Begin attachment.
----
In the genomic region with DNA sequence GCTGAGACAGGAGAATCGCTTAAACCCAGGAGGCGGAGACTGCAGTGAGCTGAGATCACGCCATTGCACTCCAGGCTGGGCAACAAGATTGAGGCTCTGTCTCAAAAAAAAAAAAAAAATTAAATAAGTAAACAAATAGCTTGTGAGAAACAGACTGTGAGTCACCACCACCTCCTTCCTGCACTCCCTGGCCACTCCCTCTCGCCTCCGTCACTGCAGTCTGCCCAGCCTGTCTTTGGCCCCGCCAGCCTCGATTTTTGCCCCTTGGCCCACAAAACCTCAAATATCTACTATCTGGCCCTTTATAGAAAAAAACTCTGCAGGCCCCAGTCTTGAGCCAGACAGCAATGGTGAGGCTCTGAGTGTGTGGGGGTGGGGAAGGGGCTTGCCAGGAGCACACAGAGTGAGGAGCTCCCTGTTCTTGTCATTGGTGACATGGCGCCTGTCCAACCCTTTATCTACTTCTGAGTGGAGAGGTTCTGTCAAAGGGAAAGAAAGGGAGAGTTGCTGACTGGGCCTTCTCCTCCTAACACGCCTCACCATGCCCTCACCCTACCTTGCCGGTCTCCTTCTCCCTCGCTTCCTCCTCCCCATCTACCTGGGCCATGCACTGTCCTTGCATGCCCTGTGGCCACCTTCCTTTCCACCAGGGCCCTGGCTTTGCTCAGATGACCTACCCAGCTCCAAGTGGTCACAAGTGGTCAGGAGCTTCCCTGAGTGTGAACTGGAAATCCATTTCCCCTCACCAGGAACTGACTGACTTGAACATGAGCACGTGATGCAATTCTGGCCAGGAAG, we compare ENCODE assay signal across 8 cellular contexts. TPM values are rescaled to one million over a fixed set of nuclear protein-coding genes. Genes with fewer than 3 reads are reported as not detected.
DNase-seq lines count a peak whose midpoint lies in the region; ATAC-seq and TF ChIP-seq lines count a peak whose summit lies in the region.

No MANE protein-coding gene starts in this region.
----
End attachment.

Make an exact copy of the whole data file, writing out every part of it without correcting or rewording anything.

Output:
In the genomic region with DNA sequence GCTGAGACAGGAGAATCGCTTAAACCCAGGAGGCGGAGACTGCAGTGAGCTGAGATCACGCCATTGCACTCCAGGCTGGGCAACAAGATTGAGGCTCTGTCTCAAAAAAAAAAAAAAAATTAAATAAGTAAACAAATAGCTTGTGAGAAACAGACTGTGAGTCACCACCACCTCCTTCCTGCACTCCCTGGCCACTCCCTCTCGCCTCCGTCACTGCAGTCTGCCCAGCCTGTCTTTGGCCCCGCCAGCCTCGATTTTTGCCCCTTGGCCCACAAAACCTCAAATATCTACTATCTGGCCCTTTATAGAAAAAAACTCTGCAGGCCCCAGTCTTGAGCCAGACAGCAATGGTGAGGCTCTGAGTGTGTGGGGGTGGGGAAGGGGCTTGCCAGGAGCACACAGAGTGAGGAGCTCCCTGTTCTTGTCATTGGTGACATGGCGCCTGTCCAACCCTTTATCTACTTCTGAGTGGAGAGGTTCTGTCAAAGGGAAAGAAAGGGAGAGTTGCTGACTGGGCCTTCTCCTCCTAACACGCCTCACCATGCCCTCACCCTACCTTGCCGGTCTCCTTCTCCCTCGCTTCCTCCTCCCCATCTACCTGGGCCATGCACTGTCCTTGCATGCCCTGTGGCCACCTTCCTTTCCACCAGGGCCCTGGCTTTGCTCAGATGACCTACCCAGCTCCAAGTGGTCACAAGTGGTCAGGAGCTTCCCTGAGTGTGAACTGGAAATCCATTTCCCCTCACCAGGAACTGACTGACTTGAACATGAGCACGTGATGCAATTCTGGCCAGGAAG, we compare ENCODE assay signal across 8 cellular contexts. TPM values are rescaled to one million over a fixed set of nuclear protein-coding genes. Genes with fewer than 3 reads are reported as not detected.
DNase-seq lines count a peak whose midpoint lies in the region; ATAC-seq and TF ChIP-seq lines count a peak whose summit lies in the region.

No MANE protein-coding gene starts in this region.